Oftentimes, growing up out west (and I suspect this is in general the case for the US at large) people will say ‘oh theres nothing out there’ when referring to a place. When really, there is no such thing as nothing on Earth. On a highway, when you see a open expanse of grass and say ‘nothing’, really its the absence of development that you see. When we (meaning generally mainstream cartographers) make maps, often we place figures over water which is some blank shade of color. Really though, that water is full of ‘things’. Sealife, a seabed, vegetation, different sediments, currents, human detritus, different temperatures and layers of water. When there are maps made of the ocean, often we look at those tiny specks of land in it and say that is the something, rather than the immense expanse around it.
This map shows the extent of GEBCO coverage for the global ocean. By highlighting the thin strings of data over these huge areas, it points out that what we think of as ‘data’ is really small parts of a much greater real thing that too often is ignored because it simply does not fit our notions of what ‘something’ is. Theres a few simple design decisions that emphasize this. The spilhaus projection is a fantastic way to create a more ocean-centric point of view, as is the gorgeous watercolor fill where there are data strips. I also like how there is no detail on the land except for the thinnest coastline edge, just to prick out that divide and set the entire map into its background. Theres a clear difference between the negative space of the land, and the negative space of the unmapped ocean. They’re the same color, but saying two totally different things. I couldn’t think of a better way to execute this particular story.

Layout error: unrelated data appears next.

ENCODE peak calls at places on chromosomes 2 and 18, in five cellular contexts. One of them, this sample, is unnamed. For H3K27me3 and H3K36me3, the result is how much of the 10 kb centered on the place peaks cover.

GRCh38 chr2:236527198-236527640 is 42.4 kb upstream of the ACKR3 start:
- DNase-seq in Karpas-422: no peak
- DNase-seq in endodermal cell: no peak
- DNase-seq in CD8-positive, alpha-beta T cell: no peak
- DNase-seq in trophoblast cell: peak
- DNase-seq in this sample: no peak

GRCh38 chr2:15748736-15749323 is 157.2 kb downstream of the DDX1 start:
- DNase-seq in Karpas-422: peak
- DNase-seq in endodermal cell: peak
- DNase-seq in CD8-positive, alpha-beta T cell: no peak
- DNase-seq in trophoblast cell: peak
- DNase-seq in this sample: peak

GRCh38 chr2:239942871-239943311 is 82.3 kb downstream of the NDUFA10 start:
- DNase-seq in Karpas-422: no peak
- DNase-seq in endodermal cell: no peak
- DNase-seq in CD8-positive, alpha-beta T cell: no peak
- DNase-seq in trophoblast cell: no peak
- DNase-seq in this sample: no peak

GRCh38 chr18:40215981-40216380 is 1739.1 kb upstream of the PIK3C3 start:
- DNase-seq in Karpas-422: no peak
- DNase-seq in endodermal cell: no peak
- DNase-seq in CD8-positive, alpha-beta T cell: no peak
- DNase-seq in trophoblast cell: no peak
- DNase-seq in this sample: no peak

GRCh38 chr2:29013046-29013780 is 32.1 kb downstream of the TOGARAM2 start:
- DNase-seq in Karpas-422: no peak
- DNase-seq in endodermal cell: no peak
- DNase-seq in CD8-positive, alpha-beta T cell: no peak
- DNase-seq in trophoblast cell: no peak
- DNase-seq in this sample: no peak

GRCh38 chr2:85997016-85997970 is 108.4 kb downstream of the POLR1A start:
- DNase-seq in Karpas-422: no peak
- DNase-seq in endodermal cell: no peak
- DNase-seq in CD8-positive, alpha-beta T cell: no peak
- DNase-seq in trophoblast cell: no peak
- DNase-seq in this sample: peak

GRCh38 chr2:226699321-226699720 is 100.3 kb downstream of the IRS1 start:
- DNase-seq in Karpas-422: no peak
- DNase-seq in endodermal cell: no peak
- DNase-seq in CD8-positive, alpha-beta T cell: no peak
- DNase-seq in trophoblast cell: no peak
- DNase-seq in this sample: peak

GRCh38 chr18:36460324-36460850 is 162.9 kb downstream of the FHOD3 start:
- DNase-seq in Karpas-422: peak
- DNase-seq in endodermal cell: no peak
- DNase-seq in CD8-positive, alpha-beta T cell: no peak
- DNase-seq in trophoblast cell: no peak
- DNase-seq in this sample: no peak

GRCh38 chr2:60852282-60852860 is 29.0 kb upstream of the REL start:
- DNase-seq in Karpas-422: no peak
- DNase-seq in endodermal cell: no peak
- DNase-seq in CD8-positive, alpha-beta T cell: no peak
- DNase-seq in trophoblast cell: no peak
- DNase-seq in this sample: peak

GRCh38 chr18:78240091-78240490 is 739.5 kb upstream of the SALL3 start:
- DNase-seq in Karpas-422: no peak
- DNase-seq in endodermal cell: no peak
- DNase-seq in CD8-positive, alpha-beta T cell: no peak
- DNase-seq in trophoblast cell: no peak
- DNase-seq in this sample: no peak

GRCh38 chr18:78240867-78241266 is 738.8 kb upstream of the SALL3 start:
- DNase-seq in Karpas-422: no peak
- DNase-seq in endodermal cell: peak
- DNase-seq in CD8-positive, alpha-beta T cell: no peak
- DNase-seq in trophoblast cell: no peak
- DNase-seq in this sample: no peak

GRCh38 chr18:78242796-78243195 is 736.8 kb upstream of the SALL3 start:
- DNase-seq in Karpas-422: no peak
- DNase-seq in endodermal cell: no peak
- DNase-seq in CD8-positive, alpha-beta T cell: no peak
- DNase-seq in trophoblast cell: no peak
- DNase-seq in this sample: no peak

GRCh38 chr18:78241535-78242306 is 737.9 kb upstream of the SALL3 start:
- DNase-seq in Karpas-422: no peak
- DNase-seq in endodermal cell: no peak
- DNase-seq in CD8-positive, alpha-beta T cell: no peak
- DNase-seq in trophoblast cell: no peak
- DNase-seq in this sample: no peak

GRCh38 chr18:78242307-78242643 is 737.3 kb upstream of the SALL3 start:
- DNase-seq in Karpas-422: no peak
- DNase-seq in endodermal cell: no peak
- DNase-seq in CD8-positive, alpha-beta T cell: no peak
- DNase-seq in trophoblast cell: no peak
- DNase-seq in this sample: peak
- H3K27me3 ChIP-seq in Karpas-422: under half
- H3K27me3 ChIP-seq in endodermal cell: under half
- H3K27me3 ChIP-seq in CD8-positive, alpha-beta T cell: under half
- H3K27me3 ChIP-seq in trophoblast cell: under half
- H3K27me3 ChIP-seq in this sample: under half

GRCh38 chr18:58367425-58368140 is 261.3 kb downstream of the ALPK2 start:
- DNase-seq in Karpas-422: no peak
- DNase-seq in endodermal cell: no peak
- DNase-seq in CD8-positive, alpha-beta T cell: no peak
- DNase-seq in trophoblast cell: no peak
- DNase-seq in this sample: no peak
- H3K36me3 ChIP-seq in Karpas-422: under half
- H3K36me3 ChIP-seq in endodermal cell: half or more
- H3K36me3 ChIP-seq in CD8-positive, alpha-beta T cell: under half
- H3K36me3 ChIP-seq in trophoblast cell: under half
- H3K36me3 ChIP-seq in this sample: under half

The 2021 challenge produced many beautiful maps, far more than I could ever share here. So in no particular order, here are some other individual maps I thought deserved a spotlight
I of course would be remiss if I did not mention Greg Fiske, my talented colleague and mentor, who contributed a few maps to this years challenge as well: